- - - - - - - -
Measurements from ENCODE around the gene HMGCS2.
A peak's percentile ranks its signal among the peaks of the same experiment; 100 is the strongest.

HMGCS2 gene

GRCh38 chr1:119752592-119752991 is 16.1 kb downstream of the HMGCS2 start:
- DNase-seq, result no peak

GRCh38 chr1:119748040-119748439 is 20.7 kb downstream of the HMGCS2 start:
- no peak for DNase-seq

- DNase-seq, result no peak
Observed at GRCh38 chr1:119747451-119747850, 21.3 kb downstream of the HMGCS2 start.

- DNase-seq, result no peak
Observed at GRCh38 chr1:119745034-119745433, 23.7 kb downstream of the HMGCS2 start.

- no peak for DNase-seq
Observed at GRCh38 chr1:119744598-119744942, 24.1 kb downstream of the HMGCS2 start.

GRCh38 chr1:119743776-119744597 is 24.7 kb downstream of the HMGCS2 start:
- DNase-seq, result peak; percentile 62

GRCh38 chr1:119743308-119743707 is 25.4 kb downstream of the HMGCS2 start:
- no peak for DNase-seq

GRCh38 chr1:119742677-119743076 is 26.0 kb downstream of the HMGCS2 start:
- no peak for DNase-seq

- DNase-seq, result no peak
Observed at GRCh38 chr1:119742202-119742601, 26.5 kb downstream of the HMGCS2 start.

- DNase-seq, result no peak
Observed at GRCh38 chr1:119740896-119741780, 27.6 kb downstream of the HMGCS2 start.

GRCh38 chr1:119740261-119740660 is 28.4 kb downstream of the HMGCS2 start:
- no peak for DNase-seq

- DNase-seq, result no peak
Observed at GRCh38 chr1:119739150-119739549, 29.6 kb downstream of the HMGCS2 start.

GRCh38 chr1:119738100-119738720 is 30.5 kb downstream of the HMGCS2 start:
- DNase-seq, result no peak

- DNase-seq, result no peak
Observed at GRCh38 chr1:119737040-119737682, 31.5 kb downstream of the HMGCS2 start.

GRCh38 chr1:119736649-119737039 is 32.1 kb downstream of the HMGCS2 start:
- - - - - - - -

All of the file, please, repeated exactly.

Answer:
Measurements from ENCODE around the gene HMGCS2.
A peak's percentile ranks its signal among the peaks of the same experiment; 100 is the strongest.

HMGCS2 gene

GRCh38 chr1:119752592-119752991 is 16.1 kb downstream of the HMGCS2 start:
- DNase-seq, result no peak

GRCh38 chr1:119748040-119748439 is 20.7 kb downstream of the HMGCS2 start:
- no peak for DNase-seq

- DNase-seq, result no peak
Observed at GRCh38 chr1:119747451-119747850, 21.3 kb downstream of the HMGCS2 start.

- DNase-seq, result no peak
Observed at GRCh38 chr1:119745034-119745433, 23.7 kb downstream of the HMGCS2 start.

- no peak for DNase-seq
Observed at GRCh38 chr1:119744598-119744942, 24.1 kb downstream of the HMGCS2 start.

GRCh38 chr1:119743776-119744597 is 24.7 kb downstream of the HMGCS2 start:
- DNase-seq, result peak; percentile 62

GRCh38 chr1:119743308-119743707 is 25.4 kb downstream of the HMGCS2 start:
- no peak for DNase-seq

GRCh38 chr1:119742677-119743076 is 26.0 kb downstream of the HMGCS2 start:
- no peak for DNase-seq

- DNase-seq, result no peak
Observed at GRCh38 chr1:119742202-119742601, 26.5 kb downstream of the HMGCS2 start.

- DNase-seq, result no peak
Observed at GRCh38 chr1:119740896-119741780, 27.6 kb downstream of the HMGCS2 start.

GRCh38 chr1:119740261-119740660 is 28.4 kb downstream of the HMGCS2 start:
- no peak for DNase-seq

- DNase-seq, result no peak
Observed at GRCh38 chr1:119739150-119739549, 29.6 kb downstream of the HMGCS2 start.

GRCh38 chr1:119738100-119738720 is 30.5 kb downstream of the HMGCS2 start:
- DNase-seq, result no peak

- DNase-seq, result no peak
Observed at GRCh38 chr1:119737040-119737682, 31.5 kb downstream of the HMGCS2 start.

GRCh38 chr1:119736649-119737039 is 32.1 kb downstream of the HMGCS2 start: